How do you deal with a family member who, at stage IV, still insists on keeping cancer a secret?

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My mother lives 300 miles away, and has asked me not to tell other family members. I want to respect her wishes for privacy, but I know she needs help, and other family members live in the area.

Answers 1 to 10 of 11
What sort of help does your mother need? Can you not ask other family members to support her without disclosing anything about her illness?

And I do mean anything. If your mother has given you this information in confidence then it isn't a matter of wanting to respect her privacy - you are obliged to respect the confidentiality. Anything else would be wholly unethical.

Having said that, and I hope I have been unambiguous, there is nothing to stop you doing your best to persuade your mother to change her mind. What does she hope to gain from this secrecy?
Top Answer
Susane, I can fully understand why your Mom wants to keep her cancer a secret from others.... she is probably from that generation where any type of serious illness, especially cancer, is hush hush... a misunderstood disease... lot of whispering behind backs... it was almost like back then some thought they could catch cancer from others. Both my parents had/have cancer but never told me until years after the fact.

Today people want to know if any relative has had cancer to help themselves with medical lineage... to do extra medical testing to catch the cancer early. If I had known my parents both had cancer I could have caught mine much earlier.

Yet on the other side of the coin, I've kept my cancer secret from my parents and from relatives [I have no siblings]. I think the shock of me having this disease would be too much for my parents to digest.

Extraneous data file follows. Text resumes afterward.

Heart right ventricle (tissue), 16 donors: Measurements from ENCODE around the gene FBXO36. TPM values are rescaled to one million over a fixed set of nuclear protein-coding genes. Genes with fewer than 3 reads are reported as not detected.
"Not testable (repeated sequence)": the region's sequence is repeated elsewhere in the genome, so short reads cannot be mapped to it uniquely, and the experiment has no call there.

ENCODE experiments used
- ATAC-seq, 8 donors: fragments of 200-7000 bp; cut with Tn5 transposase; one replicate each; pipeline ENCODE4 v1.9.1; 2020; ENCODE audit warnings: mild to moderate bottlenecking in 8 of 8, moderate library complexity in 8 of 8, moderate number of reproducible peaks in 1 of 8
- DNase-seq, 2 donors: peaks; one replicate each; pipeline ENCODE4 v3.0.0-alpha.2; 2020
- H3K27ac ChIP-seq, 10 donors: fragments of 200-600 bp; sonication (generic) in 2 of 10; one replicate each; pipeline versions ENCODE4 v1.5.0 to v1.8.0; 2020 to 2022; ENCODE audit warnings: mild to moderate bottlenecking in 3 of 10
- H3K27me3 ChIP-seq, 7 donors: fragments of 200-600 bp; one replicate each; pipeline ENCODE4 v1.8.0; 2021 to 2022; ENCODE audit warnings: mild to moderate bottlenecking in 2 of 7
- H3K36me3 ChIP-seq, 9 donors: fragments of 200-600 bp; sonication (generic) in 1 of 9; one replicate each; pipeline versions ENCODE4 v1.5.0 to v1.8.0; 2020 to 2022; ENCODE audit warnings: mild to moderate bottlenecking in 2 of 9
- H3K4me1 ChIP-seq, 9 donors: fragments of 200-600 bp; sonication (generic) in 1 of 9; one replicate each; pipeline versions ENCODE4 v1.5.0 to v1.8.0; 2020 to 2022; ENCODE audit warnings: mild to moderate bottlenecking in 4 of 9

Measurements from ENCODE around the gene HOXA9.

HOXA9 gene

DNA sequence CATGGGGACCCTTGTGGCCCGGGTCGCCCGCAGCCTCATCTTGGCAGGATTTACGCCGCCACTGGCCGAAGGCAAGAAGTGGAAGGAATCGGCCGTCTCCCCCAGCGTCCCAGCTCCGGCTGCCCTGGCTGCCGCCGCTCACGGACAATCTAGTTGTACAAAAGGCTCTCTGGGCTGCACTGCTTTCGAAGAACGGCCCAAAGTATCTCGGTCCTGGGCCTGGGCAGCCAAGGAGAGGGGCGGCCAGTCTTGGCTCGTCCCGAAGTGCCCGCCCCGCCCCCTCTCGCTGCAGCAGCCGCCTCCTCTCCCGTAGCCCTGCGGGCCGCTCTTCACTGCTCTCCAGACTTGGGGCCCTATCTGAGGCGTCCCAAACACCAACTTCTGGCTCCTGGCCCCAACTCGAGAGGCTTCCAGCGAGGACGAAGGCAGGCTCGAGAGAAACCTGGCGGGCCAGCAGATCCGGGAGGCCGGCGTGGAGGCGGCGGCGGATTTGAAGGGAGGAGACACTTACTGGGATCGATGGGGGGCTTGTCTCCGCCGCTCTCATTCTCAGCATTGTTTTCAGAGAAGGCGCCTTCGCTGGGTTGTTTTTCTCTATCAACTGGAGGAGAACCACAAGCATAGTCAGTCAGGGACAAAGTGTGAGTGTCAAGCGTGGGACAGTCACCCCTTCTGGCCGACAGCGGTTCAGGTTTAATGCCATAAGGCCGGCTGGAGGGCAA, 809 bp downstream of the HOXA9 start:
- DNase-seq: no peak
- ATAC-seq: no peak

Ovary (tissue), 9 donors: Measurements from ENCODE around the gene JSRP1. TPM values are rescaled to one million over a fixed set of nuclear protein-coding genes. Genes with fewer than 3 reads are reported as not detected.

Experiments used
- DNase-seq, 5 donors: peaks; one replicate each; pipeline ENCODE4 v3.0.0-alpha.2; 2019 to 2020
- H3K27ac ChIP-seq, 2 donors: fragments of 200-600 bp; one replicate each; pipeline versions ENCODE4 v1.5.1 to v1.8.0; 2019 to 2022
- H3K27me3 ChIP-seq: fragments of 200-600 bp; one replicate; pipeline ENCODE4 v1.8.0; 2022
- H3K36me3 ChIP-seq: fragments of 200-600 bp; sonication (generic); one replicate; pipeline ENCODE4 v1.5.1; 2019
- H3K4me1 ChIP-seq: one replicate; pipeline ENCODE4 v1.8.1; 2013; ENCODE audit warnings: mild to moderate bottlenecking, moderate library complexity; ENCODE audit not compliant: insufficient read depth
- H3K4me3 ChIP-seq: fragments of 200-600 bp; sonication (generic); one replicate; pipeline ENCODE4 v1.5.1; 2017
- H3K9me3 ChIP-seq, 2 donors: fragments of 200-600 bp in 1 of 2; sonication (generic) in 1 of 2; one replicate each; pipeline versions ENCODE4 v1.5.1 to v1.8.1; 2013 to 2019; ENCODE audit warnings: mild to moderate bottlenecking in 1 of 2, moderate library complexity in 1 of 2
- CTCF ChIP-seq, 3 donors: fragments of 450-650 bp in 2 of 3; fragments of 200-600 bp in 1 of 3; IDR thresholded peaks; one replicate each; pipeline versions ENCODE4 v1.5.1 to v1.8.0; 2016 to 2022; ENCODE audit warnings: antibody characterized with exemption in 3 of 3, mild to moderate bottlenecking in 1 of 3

Respect your Mom's privacy... but have other close relatives to call to chat with her, maybe she might say something to them later down the road.
I think it matters what the prognosis is and what her treatment options are going forward. Stage four is not good, but with some cancers it is still treatable and is not an immediate death sentence. Does she mean to keep it to herself just until she has had a better chance to feel she has a handle on her needs and emotions, or does she mean not to tell ever?
People are going to know things aren't right, and they are going to talk a speculate about it. I have a good friend whose mother died of cancer shortly after her wedding 30 some years ago. To this day she and her family insist that no one told them she had cancer and that her illness was terminal. Serious denial maybe, but I think her mom didn't want to spoil her special moment. The thing is everyone seemed to know and were talking about it, but couldn't offer any support or comfort because it was all a big secret and the family denied it when asked.
I agree you have to respect your mom's wishes, for now at least. But try to find out why she feels the need for secrecy, and encourage her to share, at least with those closest to her.
I understand.